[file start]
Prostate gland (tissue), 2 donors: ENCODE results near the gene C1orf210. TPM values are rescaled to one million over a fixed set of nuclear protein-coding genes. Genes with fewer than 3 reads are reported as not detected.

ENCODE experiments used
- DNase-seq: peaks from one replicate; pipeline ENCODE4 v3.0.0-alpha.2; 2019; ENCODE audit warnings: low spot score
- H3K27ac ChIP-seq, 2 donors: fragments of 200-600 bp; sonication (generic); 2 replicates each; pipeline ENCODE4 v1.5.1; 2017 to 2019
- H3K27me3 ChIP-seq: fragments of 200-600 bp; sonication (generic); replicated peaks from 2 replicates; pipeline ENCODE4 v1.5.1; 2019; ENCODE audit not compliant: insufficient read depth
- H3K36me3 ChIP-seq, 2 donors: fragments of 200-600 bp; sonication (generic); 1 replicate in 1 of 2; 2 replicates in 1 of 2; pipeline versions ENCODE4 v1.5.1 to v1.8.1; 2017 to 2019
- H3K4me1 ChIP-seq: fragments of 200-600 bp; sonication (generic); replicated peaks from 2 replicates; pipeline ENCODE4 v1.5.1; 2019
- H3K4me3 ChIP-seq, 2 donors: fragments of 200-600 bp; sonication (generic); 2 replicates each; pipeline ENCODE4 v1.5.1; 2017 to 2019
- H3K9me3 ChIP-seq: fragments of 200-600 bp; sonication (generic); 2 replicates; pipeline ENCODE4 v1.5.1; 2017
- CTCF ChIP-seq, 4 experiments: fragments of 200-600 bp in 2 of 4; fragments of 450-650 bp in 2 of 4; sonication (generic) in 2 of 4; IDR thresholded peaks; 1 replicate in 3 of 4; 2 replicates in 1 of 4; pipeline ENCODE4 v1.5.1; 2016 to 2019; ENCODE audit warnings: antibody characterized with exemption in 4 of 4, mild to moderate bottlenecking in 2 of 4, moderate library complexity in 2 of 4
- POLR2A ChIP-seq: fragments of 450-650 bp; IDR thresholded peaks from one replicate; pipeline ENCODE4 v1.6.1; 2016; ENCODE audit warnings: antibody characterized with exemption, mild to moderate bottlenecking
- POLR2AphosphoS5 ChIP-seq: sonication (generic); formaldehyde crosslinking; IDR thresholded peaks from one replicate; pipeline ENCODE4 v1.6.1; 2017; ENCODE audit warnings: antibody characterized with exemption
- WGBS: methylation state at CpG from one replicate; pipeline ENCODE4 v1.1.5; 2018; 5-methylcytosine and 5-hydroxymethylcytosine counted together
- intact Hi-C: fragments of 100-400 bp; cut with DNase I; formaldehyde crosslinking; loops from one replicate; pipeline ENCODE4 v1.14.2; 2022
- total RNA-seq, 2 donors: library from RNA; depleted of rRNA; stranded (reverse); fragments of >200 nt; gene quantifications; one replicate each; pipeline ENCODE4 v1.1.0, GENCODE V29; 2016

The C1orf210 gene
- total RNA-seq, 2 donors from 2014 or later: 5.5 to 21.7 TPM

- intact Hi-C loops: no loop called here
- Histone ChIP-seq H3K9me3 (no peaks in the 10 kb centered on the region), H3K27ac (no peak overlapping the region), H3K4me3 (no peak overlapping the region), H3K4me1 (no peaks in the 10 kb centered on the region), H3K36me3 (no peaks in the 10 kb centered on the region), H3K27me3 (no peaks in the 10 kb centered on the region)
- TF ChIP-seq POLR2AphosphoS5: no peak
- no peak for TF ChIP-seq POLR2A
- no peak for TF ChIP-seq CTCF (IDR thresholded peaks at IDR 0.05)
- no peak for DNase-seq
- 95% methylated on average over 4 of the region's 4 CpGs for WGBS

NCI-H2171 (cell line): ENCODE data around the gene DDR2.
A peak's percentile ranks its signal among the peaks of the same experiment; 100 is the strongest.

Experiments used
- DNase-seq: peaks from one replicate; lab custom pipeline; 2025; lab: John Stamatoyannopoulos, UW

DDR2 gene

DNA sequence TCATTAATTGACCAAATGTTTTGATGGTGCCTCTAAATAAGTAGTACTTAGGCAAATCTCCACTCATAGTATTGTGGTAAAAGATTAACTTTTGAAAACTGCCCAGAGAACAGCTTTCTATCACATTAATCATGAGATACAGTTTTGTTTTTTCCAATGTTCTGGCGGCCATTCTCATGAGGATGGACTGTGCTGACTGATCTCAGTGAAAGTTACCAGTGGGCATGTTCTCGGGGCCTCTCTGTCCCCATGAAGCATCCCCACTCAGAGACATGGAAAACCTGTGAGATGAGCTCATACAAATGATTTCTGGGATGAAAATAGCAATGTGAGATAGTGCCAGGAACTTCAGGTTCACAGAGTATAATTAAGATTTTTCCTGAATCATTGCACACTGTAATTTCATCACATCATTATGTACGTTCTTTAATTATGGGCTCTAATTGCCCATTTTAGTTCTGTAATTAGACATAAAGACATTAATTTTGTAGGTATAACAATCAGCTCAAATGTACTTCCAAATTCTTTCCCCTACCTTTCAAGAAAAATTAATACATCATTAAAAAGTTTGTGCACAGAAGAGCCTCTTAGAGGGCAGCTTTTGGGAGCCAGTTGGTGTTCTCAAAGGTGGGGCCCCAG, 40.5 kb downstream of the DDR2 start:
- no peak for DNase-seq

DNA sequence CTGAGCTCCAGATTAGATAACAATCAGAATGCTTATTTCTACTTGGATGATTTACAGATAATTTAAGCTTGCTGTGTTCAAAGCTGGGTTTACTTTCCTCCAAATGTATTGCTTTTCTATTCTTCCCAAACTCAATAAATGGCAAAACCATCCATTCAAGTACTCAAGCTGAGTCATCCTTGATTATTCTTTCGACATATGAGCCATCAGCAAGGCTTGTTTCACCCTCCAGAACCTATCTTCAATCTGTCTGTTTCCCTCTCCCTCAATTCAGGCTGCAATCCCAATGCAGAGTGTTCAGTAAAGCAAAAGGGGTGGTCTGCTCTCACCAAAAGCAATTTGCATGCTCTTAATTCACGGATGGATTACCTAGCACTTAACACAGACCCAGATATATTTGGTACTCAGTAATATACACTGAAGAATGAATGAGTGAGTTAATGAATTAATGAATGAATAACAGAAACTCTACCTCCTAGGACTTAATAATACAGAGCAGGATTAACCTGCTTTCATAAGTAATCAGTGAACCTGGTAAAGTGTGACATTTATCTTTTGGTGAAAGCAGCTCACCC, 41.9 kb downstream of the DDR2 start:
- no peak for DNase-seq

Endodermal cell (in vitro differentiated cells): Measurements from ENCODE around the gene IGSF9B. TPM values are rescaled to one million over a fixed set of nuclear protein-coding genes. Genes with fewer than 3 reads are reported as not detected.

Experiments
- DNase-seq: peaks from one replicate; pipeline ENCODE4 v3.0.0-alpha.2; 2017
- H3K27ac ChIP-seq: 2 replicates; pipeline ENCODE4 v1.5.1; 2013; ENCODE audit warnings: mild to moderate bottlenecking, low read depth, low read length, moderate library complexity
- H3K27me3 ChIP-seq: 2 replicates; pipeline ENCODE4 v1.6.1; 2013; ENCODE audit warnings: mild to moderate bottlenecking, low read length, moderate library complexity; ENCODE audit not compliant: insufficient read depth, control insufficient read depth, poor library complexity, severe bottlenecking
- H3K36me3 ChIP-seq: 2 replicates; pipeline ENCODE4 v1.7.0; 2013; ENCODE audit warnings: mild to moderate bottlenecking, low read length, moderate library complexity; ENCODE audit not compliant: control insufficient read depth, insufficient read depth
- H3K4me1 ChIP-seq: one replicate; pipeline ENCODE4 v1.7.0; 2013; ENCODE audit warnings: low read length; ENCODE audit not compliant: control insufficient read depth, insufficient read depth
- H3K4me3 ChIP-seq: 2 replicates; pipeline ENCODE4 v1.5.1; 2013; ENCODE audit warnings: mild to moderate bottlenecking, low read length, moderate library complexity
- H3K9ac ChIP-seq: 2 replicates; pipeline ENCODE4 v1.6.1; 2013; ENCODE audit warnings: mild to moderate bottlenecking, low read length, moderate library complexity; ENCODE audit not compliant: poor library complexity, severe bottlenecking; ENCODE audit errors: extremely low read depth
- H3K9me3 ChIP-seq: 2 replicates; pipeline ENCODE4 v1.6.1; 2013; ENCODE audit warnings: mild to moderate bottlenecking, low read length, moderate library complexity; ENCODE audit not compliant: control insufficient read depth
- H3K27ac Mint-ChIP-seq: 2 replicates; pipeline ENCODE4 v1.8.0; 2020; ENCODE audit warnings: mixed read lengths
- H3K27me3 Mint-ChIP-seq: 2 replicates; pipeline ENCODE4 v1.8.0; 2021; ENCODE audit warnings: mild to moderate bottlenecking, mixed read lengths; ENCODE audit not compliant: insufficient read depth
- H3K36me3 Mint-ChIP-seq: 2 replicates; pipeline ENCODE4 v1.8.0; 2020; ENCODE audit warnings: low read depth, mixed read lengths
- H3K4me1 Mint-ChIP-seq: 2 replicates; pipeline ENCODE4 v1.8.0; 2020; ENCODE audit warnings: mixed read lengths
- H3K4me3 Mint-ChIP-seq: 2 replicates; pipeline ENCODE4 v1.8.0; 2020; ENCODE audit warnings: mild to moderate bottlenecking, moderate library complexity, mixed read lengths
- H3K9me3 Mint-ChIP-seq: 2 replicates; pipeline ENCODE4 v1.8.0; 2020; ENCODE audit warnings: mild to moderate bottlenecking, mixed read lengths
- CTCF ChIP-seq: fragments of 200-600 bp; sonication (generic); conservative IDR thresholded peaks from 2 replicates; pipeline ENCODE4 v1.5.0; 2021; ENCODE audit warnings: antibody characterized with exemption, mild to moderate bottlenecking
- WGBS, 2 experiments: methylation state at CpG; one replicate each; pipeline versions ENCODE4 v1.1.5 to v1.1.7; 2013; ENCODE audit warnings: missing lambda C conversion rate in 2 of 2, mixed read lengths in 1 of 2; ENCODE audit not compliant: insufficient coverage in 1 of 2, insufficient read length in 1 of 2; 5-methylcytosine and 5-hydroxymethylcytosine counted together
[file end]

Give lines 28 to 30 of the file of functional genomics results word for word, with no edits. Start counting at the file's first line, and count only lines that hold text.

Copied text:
- DNase-seq: peaks from one replicate; lab custom pipeline; 2025; lab: John Stamatoyannopoulos, UW

DDR2 gene

DNA sequence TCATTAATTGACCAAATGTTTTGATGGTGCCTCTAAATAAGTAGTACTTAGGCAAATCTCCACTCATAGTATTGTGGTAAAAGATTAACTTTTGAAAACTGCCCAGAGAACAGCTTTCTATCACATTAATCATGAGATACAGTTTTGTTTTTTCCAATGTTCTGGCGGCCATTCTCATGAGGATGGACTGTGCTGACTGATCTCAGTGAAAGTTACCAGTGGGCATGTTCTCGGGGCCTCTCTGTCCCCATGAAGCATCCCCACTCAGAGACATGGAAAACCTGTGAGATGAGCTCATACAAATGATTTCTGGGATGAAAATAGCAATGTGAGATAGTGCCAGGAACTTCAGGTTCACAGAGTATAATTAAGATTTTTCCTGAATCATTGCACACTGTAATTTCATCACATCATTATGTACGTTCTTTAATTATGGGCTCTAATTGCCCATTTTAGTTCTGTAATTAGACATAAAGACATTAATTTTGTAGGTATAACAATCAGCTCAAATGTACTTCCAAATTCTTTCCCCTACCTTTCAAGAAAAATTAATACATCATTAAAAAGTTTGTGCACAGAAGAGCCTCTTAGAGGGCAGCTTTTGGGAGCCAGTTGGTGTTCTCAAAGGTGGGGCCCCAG, 40.5 kb downstream of the DDR2 start: